Just a curious question. Is there any way to flush or drain all the fluid from a converter? Nothing wrong with it, just doing some cleanup while the trans is out of the car. It's the stock converter on my Chevelle (70' Malibu TH350 trans).
I've not found any local shops that have converter flushing equipment. The Ron Sessions th350 book shows such a machine, but no luck finding one.
With my race converters, I have to have them cut apart for cleaning and inspection. This would be the same for a stock or modified converter. You can only dump so much out through the pump drive collar, and some will remain.
For a stock conveter, it would be easiest to go to any trans shop and simply get a rebuilt converter which should be pretty cheap.
Another option is to put the converter in a parts washer and spend some time running solvent through the converter to flush what you can, but it won't be 100% clean and if there's any wear, you won't know it because the only way to tell is to cut it apart.
First, remove the trans pan and replace the filter (you can skip this is you really want to) and fill the trans with a few quarts of fluid. Then remove the return line going in to the radiator and put a few feet of fuel line on it, then insert it into a bucket big enough to hold 7-10 quarts, fill up a few gallon jugs with trans fluid and have them ready. Have someone start the car and let it idle as you pour in your fresh trans fluid. Stop the engine, put the line back on and start it up then top off accordingly. Real simple but it can be a bit messy. This will also flush the radiator portion too.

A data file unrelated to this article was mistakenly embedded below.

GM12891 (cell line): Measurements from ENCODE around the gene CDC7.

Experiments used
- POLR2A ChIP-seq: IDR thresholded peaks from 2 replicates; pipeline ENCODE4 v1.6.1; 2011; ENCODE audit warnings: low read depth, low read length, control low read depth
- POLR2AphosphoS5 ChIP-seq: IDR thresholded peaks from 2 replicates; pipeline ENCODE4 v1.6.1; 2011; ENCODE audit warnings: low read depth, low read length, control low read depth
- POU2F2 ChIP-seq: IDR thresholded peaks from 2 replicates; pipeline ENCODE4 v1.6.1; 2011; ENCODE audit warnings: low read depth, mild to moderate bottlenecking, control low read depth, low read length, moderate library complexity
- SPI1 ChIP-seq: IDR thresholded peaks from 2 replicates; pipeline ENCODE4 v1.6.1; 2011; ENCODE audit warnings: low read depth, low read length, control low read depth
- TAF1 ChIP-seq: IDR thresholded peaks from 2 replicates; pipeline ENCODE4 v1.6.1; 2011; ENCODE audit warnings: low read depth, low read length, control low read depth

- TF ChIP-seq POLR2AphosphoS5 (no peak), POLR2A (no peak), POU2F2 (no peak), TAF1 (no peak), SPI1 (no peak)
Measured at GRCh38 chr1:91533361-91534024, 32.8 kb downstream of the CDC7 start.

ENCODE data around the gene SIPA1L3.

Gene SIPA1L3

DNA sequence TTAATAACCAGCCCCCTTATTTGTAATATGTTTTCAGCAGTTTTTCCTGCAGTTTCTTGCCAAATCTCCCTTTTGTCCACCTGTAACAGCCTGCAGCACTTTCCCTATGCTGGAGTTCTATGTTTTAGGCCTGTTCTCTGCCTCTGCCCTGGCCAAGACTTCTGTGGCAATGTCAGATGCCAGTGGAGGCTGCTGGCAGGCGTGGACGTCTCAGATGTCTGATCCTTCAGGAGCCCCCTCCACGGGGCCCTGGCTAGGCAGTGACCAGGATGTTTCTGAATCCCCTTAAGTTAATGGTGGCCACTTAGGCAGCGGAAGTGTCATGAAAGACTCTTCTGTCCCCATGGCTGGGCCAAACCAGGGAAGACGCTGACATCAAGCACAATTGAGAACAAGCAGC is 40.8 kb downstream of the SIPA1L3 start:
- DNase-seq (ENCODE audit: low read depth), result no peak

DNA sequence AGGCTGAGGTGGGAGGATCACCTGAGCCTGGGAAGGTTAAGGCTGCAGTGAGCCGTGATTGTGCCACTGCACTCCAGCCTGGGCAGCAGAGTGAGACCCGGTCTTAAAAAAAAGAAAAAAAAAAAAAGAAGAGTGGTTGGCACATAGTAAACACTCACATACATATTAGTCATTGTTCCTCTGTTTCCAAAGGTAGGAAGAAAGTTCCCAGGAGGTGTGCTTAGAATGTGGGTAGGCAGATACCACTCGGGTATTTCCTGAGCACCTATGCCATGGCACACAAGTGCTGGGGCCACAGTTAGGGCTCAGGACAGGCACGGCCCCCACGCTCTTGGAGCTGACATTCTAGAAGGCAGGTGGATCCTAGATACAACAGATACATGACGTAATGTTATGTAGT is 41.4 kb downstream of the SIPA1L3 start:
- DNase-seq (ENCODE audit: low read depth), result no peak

They drill and tap for a 1/8 pipe thread plug on the outside of the converter, flush with solvent, and check end play of the stator. I'm confident that any dreck inside the converter WILL BE REMOVED with this flushing method. It is more thourough than dropping a cooler tube and running clean fluid through the unit "on the car". If the end play of the stator measures good, I'd expect no problems with excessive wear, either. I'm not saying this is THE TOTAL ANSWER for a zillion horsepower race trans, but it is a totally acceptable procedure for anything street driven.
None of this is rocket science, although you wouldn't want the drill bit to hit any of the converter "guts".
[This message has been edited by Schurkey (edited 12-02-2001).]
nothing can flush everything from the converter unless the unit is cut apart. people with high mileage cars and trucks find this out when they take the vehicles to jiffy-lube or similar shops and pay an ungodly amount of money to have the trans flushed. all the ?jumk? will float into your trans and cause it to slip and slide and YES its time for a new one.
Thanks everyone for the input. Believe it or not, I really didn't know there was such a thing as flushing a converter but it seemed logical. Sounds like if there is any doubt about a high milage converter (stock that is)it might be just as economical to spring for a new one. Once again, thanks for the info.
I was told and it makes sence to me it is not nessasry to flush them as any thing in there is slung to the out side with such force that flushing wont move it.Kind of a centrifical filter system...FRED
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